Prevent cascading failures with technologies that reduce risk
Why are construction companies slow to adopt new technologies like reality capture? The common wisdom is that they are too traditional and too averse to risk. But a new blog post from Construction Physics looks at the numbers and finds a more compelling reason.
The post argues that construction companies are slow to adopt new technologies because every new tool added to the project has the potential to disrupt an established process—and this can have catastrophic effects on the project’s overall outcome and budget.
According to the statistical analysis, the potential cost of a poor implementation is huge. If a new technology causes even one process failure, this has the potential to “completely derail” a project. The potential profit of a project is in the single digits, but a project that goes bad could easily end over budget by up to 100% or more.
With that kind of risk, the potential benefits of a new technology start to look too small—even a potentially revolutionary tool like reality capture. However, there are ways to account for that risk and make new technologies easier to adopt.
Before we get to solving the problem, it’s important to understand the mechanism that causes all this trouble: cascading failures.
As the blog explains, cascading failures are common in construction for a number of reasons. For one, most construction work is costly to perform, and even more costly to undo. On top of that, all of the processes on a project are deeply interconnected—every process relies on every other one to go smoothly.
These factors mean that when a construction project tries a new technology, and messes up an existing process, they are likely to create problems for the other processes that depend on it. This failure cascades to even more processes and causes the project to go way over budget.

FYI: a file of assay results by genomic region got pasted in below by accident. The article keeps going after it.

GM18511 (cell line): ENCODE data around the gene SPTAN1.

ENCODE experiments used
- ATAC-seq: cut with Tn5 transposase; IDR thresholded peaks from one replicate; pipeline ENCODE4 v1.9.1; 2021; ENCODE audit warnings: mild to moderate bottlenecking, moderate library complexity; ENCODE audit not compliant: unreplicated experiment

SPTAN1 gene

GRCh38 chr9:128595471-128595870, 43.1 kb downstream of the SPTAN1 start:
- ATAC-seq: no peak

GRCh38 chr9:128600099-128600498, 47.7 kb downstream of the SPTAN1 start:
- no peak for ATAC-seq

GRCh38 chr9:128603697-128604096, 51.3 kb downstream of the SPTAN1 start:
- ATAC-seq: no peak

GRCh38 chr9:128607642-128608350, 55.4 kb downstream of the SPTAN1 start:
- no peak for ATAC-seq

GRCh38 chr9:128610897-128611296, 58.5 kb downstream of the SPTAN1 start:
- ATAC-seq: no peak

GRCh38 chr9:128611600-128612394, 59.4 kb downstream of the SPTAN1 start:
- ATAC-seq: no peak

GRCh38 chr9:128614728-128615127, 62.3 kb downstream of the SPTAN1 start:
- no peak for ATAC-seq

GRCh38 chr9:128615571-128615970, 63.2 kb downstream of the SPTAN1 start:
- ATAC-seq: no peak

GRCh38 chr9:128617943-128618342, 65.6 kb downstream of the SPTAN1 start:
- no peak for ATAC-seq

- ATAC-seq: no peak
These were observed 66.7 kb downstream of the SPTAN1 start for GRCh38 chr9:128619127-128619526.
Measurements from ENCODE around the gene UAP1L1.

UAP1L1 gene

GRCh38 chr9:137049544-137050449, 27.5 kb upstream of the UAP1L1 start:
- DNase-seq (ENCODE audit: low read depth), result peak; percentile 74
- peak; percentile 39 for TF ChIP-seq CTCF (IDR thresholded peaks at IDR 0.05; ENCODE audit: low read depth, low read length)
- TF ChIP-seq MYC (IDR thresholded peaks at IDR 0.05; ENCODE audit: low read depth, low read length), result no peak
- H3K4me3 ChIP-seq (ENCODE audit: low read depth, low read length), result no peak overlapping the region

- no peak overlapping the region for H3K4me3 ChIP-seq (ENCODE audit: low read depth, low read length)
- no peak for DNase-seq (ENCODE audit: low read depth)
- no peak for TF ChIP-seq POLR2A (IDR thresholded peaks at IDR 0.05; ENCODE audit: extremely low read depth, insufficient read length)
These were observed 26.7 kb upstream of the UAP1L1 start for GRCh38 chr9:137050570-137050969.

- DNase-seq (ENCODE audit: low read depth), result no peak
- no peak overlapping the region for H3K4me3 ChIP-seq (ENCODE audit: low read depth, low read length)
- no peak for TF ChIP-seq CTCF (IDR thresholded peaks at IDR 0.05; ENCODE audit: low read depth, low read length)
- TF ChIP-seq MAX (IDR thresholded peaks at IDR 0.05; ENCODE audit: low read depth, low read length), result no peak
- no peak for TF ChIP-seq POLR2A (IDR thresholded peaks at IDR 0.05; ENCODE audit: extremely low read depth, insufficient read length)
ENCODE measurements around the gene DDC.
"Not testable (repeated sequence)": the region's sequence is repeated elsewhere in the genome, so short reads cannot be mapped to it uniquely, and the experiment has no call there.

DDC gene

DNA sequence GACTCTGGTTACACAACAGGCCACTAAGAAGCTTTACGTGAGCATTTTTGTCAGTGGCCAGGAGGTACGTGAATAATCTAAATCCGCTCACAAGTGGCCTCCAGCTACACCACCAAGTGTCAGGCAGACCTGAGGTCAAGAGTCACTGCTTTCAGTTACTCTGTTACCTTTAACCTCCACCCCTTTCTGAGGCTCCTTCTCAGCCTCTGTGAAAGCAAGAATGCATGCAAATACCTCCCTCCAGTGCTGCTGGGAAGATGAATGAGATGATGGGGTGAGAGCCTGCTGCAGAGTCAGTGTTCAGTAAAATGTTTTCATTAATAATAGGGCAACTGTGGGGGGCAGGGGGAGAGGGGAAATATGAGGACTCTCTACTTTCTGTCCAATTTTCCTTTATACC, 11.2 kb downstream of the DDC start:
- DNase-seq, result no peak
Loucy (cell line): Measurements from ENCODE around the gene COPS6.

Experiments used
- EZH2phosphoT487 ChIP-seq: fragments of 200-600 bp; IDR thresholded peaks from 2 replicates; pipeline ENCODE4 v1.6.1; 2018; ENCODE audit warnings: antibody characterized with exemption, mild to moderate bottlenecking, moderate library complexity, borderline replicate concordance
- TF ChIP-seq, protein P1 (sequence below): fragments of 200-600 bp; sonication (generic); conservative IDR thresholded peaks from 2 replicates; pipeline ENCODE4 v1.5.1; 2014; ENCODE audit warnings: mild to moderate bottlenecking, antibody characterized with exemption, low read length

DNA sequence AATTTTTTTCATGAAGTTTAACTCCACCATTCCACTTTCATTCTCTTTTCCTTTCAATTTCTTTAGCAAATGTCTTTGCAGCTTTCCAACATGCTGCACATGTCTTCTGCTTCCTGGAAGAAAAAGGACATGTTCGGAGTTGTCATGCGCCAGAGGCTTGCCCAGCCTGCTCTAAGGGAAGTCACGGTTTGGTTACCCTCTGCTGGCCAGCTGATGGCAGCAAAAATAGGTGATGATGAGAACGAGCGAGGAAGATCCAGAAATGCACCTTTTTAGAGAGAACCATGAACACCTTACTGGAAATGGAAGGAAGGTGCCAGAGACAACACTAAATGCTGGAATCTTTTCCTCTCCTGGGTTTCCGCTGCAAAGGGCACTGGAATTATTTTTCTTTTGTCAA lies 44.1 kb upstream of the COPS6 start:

A few simple examples from the blog post: An improperly installed connection could cause your building to collapse. A mis-measured lane might cause a fire marshal to halt construction while they check that fire trucks can pass.
Reality capture and cascading failures
Since we’re primarily concerned with reality capture, let’s explore what kinds of cascading failures this technology can cause.
Let’s say a project implements a drone capture program, and starts to capture photogrammetric models or laser scans on site. Next, they run into a common problem: they discover that their existing software offers no way to manage their data sets properly, or share the data to stakeholders across the project.
This creates a number of secondary problems. For instance:
- The data management role, in many cases the BIM Manager, now needs to produce multiple reports for different stakeholders, and often from the same data. They also need to keep the data organized across various storage solutions. And all of this in addition to doing their regular job.
- Some stakeholders can find the data, but don’t understand how it applies to their particular application — for instance, in machine control. This greatly increases the likelihood that they’ll make a costly mistake.
- Some stakeholders can’t find the latest data, and end up working off of an old design or as built data. They might also make costly mistakes.
- Maybe some stakeholders waste time searching for the right data, thus eating up hours they could be spending on another task.
These problems, in turn, create even more problems, which can create other problems. In the end, the best case scenario is that your project doesn’t get the ROI they expected from reality capture.
What can you do to make innovation easier?
The blog suggests a simple solution: construction companies can look for solutions that address the risks presented by a new technology. This is precisely what Pointscene does for reality capture.
The platform is designed to solve the problems we outlined above. It takes the burden off of the data management role, and makes it simple to connect data between all stakeholders. Its pre-built applications help put data in context for applications like stockpile management, safety and risk management, communication, and progress visualization. It also offers an API so your developers can build your own applications, helping projects to put the freshest, most meaningful data right where stakeholders need it.
Pointscene addresses the risks of reality capture, greatly increasing the likelihood that it will produce cost savings for your project, rather than cascading failures.